If you ever learned an instrument as a child, you remember the lessons, the teachers, the feelings of failure and frustration from not positioning your fingers correctly or bombing a recital, and hopefully you remember the ecstasy of playing powerful music. In the Spring 2014 Issue of The Gettysburg Review, Aviya Kushner writes about the impact Chopin had on her life, starting as a young girl, and carrying her into her adulthood trying to make art for a living.
I remember only two rules from my childhood—brush your teeth and practice the piano. I played scales, Hanon exercises, little pieces, and eventually, preludes and études. Sometimes it sounded so bad I couldn’t stand to listen. I rarely played a piece perfectly, but I somehow played through many of the classics of music. I plodded through Haydn, Bach, Beethoven, and the easier impromptus of Schumann. I struggled and slowly made it through the rhapsodies of Liszt.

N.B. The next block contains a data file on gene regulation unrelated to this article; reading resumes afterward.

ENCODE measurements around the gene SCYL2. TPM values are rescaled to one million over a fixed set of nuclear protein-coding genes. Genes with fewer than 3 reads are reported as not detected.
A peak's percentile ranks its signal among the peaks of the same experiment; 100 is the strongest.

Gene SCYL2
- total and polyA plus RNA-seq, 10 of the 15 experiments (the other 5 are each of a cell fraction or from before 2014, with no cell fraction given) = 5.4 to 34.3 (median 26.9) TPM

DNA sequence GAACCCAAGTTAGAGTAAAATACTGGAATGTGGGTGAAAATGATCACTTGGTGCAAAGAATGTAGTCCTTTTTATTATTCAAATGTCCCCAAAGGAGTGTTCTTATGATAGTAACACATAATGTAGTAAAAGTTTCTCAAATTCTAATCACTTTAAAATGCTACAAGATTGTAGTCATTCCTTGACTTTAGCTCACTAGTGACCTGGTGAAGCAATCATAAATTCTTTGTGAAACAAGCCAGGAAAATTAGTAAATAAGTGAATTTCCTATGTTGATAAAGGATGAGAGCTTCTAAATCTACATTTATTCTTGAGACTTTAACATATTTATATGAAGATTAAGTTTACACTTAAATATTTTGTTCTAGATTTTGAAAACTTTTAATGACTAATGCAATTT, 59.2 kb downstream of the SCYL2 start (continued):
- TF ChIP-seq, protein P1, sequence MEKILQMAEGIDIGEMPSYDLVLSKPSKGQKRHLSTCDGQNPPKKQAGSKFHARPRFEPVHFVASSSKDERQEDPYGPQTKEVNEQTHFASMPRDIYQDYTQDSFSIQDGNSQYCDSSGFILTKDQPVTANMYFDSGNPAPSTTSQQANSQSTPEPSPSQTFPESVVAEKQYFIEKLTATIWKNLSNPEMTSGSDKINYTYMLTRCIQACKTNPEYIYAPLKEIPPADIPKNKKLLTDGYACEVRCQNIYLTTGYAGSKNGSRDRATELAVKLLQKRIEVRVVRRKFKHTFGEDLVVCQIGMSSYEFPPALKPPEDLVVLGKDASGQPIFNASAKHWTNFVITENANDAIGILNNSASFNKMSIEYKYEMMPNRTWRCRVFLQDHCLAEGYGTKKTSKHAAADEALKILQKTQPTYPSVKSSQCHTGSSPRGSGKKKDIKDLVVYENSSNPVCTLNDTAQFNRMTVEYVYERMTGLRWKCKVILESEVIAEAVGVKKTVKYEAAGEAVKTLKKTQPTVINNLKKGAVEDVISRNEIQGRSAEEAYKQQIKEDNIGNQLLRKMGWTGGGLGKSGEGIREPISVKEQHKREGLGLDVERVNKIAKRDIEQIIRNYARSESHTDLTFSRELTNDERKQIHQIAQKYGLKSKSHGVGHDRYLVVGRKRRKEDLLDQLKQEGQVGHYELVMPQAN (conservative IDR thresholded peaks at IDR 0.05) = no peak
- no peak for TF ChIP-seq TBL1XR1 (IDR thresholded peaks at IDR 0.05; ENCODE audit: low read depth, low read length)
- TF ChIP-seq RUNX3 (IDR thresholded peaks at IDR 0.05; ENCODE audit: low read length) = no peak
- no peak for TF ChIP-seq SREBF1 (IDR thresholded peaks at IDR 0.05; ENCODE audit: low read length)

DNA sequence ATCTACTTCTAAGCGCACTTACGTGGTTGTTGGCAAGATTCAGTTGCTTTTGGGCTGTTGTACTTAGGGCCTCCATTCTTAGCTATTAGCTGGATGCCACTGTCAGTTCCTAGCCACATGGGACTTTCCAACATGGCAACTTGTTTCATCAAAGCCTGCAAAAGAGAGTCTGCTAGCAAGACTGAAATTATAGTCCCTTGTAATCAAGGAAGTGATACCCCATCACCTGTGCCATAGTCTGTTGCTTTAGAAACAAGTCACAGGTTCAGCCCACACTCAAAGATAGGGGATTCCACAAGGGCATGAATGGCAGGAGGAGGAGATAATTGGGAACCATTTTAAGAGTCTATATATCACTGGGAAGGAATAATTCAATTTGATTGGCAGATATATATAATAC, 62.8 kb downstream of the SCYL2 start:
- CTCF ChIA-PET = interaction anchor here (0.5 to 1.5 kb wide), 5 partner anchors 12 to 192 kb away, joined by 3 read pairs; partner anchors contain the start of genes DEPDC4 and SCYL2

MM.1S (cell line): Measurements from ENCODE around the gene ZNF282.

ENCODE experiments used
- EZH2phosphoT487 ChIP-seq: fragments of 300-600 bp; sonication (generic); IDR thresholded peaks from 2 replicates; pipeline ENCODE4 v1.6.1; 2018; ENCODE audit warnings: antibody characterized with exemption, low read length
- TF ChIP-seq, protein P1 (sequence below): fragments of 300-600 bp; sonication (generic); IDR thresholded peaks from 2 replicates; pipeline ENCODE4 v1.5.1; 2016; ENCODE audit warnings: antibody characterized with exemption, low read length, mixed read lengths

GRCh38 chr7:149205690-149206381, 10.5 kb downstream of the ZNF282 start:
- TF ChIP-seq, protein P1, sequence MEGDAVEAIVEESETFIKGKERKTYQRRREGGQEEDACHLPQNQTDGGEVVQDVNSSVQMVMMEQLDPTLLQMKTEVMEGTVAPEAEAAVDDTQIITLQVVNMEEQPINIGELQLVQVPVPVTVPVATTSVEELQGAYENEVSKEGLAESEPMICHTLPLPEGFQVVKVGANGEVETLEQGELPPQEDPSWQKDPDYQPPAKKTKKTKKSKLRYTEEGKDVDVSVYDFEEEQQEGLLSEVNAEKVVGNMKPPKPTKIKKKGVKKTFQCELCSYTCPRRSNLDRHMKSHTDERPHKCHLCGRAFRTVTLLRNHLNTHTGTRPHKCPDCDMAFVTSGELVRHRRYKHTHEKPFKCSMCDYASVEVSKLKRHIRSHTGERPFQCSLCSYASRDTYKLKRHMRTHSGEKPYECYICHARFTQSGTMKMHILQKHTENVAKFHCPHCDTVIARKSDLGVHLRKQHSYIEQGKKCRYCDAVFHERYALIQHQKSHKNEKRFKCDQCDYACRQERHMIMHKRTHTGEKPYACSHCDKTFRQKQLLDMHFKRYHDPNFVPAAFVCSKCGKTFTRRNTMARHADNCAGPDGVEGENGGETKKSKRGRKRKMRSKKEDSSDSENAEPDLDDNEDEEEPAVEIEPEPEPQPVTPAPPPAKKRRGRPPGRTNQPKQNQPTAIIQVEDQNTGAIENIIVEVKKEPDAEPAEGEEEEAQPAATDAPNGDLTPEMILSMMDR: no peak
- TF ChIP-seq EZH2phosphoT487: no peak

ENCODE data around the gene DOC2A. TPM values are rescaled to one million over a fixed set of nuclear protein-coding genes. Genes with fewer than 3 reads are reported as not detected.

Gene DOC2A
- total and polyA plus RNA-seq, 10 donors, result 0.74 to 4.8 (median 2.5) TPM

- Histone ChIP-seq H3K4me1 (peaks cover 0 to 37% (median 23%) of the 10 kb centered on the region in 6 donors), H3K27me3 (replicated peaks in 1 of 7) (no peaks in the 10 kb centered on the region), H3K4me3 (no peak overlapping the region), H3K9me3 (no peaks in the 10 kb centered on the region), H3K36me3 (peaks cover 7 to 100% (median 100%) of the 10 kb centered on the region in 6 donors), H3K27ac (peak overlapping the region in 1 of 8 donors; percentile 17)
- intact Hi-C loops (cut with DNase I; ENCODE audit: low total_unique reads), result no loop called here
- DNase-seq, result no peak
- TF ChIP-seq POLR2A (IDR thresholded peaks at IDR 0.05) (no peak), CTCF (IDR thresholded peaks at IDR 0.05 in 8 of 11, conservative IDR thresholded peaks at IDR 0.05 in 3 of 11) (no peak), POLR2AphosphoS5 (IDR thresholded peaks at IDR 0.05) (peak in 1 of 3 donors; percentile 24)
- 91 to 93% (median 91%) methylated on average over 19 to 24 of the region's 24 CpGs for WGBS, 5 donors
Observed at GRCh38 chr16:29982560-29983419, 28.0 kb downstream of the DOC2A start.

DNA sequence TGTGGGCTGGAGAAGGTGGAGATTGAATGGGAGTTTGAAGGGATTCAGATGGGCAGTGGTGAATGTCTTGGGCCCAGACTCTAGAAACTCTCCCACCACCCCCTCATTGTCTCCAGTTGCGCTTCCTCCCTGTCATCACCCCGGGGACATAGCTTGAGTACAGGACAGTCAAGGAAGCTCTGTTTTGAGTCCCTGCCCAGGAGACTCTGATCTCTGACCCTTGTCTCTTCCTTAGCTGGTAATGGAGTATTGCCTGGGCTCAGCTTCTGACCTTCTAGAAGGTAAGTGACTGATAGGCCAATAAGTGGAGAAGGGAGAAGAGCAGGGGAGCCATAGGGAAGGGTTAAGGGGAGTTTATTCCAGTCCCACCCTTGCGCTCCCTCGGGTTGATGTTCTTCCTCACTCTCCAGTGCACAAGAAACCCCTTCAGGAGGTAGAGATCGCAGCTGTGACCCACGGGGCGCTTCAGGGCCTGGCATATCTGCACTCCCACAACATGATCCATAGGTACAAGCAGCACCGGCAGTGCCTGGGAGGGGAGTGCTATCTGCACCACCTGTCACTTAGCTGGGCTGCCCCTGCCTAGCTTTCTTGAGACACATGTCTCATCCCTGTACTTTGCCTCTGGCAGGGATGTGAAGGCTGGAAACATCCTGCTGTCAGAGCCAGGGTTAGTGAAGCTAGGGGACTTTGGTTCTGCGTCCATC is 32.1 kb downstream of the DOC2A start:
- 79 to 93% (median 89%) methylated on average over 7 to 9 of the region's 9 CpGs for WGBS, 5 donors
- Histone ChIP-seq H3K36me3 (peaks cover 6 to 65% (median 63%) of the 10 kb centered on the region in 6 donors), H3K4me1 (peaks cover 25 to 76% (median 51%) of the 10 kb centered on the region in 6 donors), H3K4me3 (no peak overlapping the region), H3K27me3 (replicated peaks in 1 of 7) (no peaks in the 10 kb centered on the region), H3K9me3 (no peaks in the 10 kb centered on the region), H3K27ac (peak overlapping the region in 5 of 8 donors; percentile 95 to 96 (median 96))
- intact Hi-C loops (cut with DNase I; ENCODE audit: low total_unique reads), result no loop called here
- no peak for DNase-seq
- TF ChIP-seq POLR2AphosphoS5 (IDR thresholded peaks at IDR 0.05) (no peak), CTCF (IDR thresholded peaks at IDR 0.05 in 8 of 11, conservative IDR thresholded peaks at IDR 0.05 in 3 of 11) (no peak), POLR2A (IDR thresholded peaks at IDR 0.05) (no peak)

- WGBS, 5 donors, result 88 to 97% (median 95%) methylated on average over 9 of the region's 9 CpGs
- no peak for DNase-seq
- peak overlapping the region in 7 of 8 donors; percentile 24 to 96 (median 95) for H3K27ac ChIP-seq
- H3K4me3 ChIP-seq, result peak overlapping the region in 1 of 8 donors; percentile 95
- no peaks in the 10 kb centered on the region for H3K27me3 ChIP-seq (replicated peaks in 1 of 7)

And then, when I was a high-school student, Mrs. Berkwic introduced me to a composer I could finally play. For a while, I thought I was in love with Chopin. I related to his tempers, his swing of mood, the way a mazurka would leap from slow and stately to racing and furious. It was the way I felt then, crying one minute and laughing the other.